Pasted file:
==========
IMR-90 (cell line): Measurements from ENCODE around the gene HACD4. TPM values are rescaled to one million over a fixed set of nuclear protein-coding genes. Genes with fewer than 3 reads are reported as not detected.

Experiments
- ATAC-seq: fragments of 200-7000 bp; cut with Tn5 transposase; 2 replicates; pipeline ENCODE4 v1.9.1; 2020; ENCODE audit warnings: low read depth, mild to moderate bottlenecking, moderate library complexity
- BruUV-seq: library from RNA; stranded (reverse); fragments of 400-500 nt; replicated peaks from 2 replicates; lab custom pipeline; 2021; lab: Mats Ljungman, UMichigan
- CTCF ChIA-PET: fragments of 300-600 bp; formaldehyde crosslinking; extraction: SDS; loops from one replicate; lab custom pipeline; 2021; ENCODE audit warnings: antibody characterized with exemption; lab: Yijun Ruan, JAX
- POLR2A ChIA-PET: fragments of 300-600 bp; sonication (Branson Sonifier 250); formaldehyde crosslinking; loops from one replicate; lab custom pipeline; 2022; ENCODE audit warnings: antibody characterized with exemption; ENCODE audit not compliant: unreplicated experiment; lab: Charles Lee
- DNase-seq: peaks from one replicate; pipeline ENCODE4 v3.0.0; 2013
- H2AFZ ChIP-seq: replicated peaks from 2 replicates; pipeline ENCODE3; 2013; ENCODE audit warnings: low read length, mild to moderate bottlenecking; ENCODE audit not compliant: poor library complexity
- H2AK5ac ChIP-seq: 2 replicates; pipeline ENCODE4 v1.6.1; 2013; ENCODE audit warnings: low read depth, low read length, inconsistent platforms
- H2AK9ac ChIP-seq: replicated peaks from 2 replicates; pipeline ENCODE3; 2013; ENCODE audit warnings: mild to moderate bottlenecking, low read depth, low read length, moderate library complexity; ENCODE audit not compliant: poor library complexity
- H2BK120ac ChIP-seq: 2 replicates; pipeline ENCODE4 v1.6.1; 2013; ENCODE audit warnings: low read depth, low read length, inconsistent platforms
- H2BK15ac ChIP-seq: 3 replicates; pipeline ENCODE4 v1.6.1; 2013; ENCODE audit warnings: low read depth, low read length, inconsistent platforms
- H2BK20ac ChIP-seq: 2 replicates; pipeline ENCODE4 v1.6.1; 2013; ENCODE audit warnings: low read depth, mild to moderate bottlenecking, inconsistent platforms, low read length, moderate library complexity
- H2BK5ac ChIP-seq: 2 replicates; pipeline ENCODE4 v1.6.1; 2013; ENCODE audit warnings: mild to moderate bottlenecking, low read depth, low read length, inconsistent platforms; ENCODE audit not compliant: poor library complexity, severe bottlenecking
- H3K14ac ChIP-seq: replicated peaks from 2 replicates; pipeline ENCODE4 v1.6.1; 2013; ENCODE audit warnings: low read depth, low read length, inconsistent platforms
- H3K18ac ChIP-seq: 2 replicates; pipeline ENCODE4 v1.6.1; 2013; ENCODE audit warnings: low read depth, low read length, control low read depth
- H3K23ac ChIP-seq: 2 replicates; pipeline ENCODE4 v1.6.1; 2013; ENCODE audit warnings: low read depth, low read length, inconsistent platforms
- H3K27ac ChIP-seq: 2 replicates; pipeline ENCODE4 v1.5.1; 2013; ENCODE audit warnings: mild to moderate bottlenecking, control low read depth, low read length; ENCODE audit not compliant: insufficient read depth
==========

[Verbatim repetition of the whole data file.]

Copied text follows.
IMR-90 (cell line): Measurements from ENCODE around the gene HACD4. TPM values are rescaled to one million over a fixed set of nuclear protein-coding genes. Genes with fewer than 3 reads are reported as not detected.

Experiments
- ATAC-seq: fragments of 200-7000 bp; cut with Tn5 transposase; 2 replicates; pipeline ENCODE4 v1.9.1; 2020; ENCODE audit warnings: low read depth, mild to moderate bottlenecking, moderate library complexity
- BruUV-seq: library from RNA; stranded (reverse); fragments of 400-500 nt; replicated peaks from 2 replicates; lab custom pipeline; 2021; lab: Mats Ljungman, UMichigan
- CTCF ChIA-PET: fragments of 300-600 bp; formaldehyde crosslinking; extraction: SDS; loops from one replicate; lab custom pipeline; 2021; ENCODE audit warnings: antibody characterized with exemption; lab: Yijun Ruan, JAX
- POLR2A ChIA-PET: fragments of 300-600 bp; sonication (Branson Sonifier 250); formaldehyde crosslinking; loops from one replicate; lab custom pipeline; 2022; ENCODE audit warnings: antibody characterized with exemption; ENCODE audit not compliant: unreplicated experiment; lab: Charles Lee
- DNase-seq: peaks from one replicate; pipeline ENCODE4 v3.0.0; 2013
- H2AFZ ChIP-seq: replicated peaks from 2 replicates; pipeline ENCODE3; 2013; ENCODE audit warnings: low read length, mild to moderate bottlenecking; ENCODE audit not compliant: poor library complexity
- H2AK5ac ChIP-seq: 2 replicates; pipeline ENCODE4 v1.6.1; 2013; ENCODE audit warnings: low read depth, low read length, inconsistent platforms
- H2AK9ac ChIP-seq: replicated peaks from 2 replicates; pipeline ENCODE3; 2013; ENCODE audit warnings: mild to moderate bottlenecking, low read depth, low read length, moderate library complexity; ENCODE audit not compliant: poor library complexity
- H2BK120ac ChIP-seq: 2 replicates; pipeline ENCODE4 v1.6.1; 2013; ENCODE audit warnings: low read depth, low read length, inconsistent platforms
- H2BK15ac ChIP-seq: 3 replicates; pipeline ENCODE4 v1.6.1; 2013; ENCODE audit warnings: low read depth, low read length, inconsistent platforms
- H2BK20ac ChIP-seq: 2 replicates; pipeline ENCODE4 v1.6.1; 2013; ENCODE audit warnings: low read depth, mild to moderate bottlenecking, inconsistent platforms, low read length, moderate library complexity
- H2BK5ac ChIP-seq: 2 replicates; pipeline ENCODE4 v1.6.1; 2013; ENCODE audit warnings: mild to moderate bottlenecking, low read depth, low read length, inconsistent platforms; ENCODE audit not compliant: poor library complexity, severe bottlenecking
- H3K14ac ChIP-seq: replicated peaks from 2 replicates; pipeline ENCODE4 v1.6.1; 2013; ENCODE audit warnings: low read depth, low read length, inconsistent platforms
- H3K18ac ChIP-seq: 2 replicates; pipeline ENCODE4 v1.6.1; 2013; ENCODE audit warnings: low read depth, low read length, control low read depth
- H3K23ac ChIP-seq: 2 replicates; pipeline ENCODE4 v1.6.1; 2013; ENCODE audit warnings: low read depth, low read length, inconsistent platforms
- H3K27ac ChIP-seq: 2 replicates; pipeline ENCODE4 v1.5.1; 2013; ENCODE audit warnings: mild to moderate bottlenecking, control low read depth, low read length; ENCODE audit not compliant: insufficient read depth